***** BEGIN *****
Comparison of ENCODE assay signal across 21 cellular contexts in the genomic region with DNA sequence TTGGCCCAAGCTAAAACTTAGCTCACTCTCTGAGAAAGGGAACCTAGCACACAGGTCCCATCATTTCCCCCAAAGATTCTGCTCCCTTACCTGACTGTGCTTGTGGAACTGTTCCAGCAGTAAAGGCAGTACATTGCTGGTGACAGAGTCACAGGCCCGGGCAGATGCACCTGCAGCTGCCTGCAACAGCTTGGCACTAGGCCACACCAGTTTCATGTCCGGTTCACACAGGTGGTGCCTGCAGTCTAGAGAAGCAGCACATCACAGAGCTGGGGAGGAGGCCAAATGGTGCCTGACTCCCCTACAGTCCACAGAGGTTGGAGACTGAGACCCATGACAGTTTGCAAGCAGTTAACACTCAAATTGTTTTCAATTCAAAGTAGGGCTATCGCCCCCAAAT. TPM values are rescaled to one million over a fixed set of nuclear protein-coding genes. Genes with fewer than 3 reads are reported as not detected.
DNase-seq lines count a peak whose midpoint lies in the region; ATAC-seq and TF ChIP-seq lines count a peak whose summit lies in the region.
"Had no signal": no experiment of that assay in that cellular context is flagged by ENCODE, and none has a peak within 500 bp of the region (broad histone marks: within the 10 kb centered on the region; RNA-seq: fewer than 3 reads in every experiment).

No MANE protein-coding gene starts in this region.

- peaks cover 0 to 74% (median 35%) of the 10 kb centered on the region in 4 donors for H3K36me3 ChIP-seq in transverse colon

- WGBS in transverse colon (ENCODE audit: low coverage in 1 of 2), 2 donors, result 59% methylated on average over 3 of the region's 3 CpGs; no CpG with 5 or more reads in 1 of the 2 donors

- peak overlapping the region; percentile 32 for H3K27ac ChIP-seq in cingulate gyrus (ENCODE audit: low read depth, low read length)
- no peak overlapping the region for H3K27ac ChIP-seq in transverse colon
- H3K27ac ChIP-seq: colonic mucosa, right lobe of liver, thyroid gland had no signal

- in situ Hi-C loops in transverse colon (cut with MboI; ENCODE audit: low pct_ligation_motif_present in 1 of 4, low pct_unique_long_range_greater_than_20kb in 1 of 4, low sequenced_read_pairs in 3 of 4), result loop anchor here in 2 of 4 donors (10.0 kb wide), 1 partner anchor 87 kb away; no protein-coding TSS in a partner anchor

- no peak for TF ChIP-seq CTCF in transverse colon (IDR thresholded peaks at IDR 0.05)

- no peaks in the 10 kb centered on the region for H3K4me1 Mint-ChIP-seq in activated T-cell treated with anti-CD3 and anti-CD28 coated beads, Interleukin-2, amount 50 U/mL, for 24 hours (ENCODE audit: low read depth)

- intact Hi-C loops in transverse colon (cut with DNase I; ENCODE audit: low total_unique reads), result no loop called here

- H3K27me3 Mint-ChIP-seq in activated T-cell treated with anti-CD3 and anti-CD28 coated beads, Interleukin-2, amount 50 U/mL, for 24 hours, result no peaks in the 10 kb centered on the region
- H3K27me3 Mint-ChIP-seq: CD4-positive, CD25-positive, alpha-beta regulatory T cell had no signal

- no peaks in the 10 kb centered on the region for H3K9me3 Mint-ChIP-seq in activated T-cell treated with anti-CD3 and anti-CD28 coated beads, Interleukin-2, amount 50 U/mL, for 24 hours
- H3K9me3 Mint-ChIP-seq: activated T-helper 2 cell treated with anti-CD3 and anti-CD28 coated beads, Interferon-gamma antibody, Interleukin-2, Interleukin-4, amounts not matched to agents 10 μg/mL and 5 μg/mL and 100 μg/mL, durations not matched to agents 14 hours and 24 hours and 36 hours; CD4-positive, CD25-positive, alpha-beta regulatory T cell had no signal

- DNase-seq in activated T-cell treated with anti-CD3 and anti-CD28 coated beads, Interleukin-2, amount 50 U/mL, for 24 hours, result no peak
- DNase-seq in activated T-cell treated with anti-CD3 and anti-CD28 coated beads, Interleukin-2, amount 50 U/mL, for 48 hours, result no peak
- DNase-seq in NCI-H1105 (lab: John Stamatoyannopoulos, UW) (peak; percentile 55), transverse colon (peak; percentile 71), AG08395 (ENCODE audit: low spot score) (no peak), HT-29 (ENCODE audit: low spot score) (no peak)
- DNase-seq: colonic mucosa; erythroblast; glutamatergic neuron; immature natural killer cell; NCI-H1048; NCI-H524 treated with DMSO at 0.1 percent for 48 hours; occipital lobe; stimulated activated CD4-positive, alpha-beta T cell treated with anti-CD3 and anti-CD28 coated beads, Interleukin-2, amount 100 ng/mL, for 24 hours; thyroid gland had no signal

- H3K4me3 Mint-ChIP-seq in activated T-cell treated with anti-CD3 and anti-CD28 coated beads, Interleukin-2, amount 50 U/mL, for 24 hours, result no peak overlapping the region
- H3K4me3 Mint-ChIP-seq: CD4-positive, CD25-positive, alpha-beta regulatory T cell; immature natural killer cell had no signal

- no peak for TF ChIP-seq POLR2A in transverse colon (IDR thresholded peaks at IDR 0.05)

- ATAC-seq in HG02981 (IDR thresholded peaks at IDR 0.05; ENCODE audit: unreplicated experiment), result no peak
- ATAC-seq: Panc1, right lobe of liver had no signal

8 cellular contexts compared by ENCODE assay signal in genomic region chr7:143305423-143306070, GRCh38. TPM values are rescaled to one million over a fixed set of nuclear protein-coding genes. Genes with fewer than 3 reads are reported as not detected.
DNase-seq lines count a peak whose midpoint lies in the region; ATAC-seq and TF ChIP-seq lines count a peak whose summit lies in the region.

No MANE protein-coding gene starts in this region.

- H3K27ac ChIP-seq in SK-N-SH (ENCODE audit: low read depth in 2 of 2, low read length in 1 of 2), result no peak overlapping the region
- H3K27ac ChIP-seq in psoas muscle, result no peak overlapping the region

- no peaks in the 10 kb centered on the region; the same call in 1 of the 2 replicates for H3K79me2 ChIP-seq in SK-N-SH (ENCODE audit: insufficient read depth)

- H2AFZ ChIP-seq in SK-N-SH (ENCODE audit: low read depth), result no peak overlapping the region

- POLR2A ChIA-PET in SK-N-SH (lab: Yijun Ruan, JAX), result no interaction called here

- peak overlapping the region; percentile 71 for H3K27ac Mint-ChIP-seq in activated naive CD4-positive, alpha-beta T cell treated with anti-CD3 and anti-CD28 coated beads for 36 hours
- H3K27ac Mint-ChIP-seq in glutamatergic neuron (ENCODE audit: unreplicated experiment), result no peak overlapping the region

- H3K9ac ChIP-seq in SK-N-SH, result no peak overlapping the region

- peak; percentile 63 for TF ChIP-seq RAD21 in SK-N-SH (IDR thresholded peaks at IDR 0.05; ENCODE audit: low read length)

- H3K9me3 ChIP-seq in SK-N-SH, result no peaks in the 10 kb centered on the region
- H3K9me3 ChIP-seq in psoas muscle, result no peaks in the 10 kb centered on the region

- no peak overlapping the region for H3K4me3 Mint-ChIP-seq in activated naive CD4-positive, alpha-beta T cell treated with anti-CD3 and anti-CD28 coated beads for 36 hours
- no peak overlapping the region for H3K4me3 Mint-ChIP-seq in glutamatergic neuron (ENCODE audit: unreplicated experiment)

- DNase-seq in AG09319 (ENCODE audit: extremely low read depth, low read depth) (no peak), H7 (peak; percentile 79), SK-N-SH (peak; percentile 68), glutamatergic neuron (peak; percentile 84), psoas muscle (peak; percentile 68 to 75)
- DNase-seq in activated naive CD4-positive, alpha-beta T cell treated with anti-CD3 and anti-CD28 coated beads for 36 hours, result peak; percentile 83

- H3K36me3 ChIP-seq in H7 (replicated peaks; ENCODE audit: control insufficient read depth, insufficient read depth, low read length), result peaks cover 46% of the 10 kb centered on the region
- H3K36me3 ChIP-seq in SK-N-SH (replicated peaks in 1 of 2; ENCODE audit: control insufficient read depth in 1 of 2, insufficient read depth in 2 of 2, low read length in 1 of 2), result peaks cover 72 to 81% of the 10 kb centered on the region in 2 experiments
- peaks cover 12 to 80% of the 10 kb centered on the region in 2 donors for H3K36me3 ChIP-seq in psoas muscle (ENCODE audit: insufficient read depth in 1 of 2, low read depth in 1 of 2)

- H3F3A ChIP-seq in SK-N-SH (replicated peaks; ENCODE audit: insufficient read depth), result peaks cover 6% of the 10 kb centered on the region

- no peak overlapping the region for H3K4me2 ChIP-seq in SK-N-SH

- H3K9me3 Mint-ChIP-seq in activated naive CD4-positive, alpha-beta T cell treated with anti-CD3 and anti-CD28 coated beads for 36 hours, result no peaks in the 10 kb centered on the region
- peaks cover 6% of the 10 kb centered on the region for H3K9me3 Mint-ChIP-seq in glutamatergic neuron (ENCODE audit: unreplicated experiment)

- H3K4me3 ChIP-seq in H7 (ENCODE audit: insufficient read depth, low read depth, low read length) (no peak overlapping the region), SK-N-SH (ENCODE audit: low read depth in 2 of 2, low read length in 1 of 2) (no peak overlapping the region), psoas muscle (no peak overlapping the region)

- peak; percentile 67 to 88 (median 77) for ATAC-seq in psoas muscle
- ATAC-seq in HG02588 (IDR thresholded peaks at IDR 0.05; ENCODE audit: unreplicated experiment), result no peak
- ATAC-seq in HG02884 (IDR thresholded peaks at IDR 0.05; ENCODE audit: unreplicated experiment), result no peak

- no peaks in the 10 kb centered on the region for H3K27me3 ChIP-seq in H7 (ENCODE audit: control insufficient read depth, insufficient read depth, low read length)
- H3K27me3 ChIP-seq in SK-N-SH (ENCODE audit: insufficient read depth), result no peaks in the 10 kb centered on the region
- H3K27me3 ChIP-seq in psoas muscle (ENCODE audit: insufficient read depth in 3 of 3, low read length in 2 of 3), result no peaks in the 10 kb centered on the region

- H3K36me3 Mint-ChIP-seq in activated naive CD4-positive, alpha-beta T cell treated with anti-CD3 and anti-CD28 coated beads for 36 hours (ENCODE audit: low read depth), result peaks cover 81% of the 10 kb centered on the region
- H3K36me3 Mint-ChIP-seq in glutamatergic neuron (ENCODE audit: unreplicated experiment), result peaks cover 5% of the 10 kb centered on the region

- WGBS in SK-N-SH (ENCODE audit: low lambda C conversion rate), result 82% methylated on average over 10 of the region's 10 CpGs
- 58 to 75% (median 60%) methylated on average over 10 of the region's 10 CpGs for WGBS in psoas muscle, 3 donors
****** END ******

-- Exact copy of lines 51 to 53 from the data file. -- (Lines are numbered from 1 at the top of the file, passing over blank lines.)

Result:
- peaks cover 6% of the 10 kb centered on the region for H3K9me3 Mint-ChIP-seq in glutamatergic neuron (ENCODE audit: unreplicated experiment)

- H3K4me3 ChIP-seq in H7 (ENCODE audit: insufficient read depth, low read depth, low read length) (no peak overlapping the region), SK-N-SH (ENCODE audit: low read depth in 2 of 2, low read length in 1 of 2) (no peak overlapping the region), psoas muscle (no peak overlapping the region)

- peak; percentile 67 to 88 (median 77) for ATAC-seq in psoas muscle